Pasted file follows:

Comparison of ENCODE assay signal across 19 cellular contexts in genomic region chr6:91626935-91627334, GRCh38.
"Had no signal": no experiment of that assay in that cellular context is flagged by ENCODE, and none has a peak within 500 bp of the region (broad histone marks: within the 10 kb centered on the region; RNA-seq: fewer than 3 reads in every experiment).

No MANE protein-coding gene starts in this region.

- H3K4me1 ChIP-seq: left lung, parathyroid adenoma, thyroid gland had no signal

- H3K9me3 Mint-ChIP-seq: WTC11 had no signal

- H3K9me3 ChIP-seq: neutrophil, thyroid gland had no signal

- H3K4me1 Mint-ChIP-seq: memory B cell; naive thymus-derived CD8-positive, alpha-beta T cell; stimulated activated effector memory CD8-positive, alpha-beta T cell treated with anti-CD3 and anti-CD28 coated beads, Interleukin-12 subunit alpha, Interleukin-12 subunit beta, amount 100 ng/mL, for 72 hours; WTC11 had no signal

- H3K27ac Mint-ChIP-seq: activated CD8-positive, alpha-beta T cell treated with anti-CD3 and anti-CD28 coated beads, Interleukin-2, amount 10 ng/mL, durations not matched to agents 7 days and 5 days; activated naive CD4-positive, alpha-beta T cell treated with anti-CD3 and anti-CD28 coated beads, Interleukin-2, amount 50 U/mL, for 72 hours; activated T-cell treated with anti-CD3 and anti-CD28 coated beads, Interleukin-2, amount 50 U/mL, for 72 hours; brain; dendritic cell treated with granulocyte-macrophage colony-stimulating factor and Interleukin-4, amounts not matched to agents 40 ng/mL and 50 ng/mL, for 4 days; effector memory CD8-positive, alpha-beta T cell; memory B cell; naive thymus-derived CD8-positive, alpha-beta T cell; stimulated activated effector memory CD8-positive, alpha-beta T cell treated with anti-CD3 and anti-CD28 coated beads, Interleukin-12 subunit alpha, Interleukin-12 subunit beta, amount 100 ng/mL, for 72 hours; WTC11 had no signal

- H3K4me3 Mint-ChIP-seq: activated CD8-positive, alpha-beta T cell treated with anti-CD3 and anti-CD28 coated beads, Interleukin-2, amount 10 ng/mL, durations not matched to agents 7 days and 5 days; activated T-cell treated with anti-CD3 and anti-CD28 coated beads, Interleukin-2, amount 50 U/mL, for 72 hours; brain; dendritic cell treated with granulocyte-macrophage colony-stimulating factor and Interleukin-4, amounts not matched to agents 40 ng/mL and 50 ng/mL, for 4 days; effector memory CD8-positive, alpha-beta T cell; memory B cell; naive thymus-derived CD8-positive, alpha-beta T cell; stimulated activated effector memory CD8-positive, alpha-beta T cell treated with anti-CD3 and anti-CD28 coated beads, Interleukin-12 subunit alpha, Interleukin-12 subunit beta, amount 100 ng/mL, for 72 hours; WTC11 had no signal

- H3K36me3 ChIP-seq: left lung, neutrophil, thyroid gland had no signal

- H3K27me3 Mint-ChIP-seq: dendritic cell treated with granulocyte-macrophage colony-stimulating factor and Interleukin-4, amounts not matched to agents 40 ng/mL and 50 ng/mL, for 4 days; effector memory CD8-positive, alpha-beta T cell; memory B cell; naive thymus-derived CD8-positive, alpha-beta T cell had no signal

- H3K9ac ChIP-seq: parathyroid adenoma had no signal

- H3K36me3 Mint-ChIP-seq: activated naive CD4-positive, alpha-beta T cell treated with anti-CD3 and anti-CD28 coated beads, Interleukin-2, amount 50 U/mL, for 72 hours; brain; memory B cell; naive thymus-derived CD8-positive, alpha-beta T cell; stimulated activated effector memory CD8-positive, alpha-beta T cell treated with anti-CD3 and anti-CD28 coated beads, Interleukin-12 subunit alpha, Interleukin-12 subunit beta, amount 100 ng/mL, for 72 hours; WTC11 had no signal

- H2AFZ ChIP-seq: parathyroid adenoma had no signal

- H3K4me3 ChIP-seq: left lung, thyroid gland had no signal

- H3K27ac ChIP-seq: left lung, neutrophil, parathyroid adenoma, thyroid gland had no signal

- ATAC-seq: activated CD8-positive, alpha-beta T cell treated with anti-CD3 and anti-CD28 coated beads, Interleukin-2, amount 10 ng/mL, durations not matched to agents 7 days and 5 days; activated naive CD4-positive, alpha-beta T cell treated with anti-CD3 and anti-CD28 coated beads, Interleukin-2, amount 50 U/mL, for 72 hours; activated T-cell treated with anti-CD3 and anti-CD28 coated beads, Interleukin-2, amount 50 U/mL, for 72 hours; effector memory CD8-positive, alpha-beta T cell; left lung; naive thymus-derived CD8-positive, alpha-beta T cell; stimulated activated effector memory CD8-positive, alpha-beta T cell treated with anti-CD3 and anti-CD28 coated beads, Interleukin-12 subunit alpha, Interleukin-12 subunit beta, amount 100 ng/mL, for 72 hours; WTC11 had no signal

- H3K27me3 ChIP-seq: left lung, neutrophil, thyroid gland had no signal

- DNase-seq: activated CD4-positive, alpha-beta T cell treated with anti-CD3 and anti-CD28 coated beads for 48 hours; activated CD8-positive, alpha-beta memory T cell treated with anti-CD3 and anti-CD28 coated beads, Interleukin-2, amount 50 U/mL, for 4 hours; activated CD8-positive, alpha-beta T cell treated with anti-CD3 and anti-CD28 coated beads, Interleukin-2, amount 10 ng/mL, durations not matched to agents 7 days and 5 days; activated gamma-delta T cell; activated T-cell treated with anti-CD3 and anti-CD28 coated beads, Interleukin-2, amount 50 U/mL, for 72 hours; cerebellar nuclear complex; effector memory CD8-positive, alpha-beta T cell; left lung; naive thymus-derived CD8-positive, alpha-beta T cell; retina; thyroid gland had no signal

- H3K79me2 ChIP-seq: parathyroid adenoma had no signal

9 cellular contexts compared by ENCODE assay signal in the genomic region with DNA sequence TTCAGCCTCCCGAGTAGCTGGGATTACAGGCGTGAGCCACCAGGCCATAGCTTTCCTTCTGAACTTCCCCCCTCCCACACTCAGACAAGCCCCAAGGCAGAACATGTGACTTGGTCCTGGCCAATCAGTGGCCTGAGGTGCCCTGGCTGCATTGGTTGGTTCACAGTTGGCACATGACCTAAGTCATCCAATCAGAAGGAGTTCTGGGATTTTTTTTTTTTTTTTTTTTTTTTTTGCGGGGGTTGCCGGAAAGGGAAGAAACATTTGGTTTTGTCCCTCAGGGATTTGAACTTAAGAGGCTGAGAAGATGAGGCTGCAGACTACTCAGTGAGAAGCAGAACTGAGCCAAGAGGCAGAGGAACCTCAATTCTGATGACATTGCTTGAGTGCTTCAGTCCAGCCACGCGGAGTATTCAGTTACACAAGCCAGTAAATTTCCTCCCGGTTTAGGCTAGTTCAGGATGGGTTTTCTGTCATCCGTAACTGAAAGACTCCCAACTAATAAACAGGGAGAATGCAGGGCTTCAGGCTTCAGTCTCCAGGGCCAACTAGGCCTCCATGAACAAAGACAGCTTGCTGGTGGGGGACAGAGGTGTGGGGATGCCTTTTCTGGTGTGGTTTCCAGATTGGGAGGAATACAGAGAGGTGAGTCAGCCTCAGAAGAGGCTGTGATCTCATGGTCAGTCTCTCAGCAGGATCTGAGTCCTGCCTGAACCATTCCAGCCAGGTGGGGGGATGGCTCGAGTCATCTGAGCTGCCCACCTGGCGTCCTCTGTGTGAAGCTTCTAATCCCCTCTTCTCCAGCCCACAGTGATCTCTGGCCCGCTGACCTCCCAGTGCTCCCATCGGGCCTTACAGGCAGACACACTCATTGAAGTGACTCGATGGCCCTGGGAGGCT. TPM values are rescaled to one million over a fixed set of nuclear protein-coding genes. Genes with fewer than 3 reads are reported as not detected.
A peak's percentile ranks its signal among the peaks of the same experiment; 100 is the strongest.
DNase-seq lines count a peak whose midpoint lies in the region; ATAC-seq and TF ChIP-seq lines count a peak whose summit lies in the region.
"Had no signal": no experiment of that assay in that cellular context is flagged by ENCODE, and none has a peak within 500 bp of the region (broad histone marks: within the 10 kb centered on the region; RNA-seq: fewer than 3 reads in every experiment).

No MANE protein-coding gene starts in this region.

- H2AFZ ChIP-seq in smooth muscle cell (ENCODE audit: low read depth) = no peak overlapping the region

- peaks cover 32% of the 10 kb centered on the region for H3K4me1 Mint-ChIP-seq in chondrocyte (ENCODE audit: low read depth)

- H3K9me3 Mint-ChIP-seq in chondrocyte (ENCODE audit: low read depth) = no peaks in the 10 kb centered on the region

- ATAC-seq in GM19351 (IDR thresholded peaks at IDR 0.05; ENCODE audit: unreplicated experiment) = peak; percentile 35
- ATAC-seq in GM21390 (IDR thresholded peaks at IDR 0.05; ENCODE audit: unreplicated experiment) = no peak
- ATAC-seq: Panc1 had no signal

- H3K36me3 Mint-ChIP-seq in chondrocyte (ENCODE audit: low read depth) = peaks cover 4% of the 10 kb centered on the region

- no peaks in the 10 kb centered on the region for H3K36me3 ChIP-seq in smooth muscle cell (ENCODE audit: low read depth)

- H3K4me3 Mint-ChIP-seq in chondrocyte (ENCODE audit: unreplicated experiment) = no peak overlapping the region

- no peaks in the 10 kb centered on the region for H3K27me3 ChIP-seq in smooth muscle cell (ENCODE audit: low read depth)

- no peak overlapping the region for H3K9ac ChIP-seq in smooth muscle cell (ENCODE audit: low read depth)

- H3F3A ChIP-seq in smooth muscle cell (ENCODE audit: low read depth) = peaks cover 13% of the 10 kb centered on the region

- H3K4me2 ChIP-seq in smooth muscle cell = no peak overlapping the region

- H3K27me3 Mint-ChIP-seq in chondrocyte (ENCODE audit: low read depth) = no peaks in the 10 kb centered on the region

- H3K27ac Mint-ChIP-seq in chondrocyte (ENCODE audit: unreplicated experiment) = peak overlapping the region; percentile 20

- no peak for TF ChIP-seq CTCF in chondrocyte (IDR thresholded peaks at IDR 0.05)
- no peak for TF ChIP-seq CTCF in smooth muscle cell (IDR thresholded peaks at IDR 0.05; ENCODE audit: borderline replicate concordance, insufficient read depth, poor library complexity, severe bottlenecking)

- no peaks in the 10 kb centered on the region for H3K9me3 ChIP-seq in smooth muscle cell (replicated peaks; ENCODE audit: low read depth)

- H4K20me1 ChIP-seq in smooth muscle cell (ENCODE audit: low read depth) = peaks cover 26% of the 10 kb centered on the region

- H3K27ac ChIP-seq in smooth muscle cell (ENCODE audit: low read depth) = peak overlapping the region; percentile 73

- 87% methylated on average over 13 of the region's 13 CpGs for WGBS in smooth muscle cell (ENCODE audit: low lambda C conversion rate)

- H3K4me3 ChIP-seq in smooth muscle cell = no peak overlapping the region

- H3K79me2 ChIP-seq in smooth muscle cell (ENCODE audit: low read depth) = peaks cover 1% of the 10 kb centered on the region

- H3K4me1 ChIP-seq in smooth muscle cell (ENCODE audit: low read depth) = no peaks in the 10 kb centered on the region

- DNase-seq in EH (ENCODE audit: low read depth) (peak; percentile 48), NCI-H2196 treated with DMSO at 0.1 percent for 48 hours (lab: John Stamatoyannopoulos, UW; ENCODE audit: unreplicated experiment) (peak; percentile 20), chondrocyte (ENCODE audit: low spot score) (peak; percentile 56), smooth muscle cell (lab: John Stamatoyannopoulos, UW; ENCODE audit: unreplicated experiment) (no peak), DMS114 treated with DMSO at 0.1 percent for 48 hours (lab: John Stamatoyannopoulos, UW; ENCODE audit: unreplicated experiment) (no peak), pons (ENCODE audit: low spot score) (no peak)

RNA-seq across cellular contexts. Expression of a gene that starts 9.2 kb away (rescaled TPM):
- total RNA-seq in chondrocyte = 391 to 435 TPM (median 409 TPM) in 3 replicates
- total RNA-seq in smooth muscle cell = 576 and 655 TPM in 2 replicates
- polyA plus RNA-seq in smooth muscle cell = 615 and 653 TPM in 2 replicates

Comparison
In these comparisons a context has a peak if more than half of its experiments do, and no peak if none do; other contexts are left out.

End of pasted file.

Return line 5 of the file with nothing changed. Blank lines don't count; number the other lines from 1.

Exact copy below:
- H3K9me3 Mint-ChIP-seq: WTC11 had no signal